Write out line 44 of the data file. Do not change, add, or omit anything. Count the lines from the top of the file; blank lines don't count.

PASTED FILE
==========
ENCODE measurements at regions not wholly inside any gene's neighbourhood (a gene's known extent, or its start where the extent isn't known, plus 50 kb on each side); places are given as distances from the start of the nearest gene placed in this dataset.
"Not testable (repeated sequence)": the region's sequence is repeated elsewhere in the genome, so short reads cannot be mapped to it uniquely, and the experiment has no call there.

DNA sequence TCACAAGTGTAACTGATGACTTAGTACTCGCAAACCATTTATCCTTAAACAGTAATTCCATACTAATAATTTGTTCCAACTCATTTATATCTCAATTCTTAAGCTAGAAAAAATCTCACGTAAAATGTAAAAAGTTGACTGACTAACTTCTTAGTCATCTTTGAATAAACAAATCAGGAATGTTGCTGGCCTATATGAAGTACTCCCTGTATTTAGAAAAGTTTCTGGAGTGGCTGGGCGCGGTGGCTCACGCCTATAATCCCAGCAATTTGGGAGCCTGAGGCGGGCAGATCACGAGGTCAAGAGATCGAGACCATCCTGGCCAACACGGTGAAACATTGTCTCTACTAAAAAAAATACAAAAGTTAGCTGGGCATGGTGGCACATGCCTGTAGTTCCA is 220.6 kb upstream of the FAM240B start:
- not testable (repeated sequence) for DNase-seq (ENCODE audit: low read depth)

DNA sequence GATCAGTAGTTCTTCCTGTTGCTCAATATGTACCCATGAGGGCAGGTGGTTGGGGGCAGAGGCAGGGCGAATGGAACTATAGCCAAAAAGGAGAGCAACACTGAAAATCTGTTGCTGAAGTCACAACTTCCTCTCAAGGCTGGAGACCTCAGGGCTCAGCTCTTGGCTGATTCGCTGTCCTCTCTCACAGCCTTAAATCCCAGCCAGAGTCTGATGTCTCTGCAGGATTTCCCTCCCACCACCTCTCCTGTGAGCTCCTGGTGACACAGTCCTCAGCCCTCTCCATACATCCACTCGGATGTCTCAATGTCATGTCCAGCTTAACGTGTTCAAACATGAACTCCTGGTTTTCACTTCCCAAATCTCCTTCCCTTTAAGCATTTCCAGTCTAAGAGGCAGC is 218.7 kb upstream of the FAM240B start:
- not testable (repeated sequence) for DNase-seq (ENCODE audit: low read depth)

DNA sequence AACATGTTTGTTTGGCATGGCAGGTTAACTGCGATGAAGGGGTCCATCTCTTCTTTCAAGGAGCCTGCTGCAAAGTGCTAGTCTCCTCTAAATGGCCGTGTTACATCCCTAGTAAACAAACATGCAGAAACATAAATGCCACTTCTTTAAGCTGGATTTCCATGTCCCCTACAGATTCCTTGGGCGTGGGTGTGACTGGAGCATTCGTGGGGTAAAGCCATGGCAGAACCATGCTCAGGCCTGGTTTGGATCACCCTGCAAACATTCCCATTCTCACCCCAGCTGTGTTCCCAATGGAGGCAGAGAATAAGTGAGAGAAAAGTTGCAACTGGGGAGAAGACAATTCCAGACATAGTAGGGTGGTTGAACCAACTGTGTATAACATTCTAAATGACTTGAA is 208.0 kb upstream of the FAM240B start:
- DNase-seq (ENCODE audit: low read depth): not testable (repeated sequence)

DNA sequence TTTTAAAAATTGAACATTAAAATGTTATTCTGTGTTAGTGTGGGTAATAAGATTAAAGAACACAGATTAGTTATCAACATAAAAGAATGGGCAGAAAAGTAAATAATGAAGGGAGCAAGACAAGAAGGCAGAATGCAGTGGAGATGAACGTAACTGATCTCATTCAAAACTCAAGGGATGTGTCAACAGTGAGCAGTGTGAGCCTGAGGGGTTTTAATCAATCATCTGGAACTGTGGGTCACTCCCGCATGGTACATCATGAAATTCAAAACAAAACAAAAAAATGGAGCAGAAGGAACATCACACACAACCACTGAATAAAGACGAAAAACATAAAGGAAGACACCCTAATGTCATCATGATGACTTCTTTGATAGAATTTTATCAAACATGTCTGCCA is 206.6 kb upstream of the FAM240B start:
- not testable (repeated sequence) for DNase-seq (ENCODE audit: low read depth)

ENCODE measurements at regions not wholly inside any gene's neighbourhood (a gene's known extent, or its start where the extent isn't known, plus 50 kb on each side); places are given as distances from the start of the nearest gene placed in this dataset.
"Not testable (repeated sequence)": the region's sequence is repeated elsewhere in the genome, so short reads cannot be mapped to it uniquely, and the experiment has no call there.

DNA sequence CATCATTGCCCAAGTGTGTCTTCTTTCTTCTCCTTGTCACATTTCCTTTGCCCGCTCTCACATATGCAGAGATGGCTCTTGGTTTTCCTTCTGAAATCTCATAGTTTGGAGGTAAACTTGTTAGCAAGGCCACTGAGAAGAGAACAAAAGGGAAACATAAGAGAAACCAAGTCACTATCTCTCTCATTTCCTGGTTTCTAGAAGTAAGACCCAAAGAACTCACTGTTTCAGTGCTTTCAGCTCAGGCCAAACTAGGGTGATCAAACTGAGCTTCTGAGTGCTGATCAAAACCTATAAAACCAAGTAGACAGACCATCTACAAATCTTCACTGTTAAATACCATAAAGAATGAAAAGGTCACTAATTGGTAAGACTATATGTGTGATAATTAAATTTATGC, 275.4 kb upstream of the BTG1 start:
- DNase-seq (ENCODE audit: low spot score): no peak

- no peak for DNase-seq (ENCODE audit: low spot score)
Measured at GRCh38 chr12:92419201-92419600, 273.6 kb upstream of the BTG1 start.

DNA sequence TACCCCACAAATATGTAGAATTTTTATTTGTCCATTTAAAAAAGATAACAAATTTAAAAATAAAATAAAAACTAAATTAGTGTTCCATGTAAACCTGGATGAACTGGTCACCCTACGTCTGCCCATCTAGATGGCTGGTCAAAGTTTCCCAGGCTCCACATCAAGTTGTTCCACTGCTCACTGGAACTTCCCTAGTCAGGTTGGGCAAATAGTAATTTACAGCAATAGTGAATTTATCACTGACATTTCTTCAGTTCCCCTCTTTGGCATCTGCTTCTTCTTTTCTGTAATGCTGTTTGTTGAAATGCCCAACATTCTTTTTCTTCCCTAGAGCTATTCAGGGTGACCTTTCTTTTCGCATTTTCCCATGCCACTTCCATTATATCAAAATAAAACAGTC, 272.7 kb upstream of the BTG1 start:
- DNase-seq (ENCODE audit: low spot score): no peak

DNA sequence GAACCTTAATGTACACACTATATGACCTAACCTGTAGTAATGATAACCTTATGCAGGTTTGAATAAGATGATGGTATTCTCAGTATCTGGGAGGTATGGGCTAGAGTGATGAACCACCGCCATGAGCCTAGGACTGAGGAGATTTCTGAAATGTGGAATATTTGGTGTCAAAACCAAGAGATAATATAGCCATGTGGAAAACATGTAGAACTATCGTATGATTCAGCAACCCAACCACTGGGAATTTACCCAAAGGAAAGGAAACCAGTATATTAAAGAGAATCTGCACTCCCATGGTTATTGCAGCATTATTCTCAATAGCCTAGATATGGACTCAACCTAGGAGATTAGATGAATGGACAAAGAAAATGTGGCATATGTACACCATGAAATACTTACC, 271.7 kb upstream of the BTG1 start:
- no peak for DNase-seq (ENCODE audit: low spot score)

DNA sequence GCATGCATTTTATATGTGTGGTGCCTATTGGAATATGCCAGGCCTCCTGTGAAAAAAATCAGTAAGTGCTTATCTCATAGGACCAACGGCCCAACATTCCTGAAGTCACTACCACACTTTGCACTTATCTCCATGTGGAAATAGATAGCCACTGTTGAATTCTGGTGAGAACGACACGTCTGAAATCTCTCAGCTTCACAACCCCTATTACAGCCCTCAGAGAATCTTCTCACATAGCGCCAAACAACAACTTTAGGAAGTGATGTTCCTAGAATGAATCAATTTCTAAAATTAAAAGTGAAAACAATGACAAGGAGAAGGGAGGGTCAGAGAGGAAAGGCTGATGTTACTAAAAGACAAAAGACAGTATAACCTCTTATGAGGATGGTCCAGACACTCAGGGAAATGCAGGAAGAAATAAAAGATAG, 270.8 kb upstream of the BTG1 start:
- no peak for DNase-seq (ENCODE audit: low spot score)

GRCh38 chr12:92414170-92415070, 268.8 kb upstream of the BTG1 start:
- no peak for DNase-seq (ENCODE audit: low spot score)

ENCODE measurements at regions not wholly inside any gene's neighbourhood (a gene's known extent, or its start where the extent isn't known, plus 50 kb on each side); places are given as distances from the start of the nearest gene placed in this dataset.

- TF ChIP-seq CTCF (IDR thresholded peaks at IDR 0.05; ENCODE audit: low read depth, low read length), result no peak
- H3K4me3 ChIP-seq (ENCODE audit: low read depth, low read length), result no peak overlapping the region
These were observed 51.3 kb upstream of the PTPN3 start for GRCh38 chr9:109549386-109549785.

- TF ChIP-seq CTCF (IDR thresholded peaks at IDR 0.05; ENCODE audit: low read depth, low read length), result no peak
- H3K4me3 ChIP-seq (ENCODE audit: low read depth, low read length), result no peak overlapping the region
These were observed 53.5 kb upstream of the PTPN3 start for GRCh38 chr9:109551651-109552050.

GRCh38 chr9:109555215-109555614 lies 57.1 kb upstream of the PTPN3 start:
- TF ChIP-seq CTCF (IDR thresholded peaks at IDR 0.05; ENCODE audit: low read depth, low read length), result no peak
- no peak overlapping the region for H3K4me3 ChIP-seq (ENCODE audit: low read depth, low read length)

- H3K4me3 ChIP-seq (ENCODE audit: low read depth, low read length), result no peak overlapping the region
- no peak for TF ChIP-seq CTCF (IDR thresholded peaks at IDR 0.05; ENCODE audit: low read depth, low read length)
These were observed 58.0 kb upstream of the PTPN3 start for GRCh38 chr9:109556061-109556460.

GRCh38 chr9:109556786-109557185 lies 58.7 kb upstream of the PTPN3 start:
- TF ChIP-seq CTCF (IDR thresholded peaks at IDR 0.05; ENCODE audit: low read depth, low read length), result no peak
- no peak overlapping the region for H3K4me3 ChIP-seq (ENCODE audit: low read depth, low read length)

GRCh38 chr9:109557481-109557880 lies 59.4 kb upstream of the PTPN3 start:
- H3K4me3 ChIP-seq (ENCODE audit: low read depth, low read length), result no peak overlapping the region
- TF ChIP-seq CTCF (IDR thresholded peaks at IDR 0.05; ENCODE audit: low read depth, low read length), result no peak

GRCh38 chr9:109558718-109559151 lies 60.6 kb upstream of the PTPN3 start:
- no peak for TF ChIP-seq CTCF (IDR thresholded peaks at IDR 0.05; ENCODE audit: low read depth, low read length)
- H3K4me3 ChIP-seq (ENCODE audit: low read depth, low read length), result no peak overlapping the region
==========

GRCh38 chr9:109558718-109559151 lies 60.6 kb upstream of the PTPN3 start: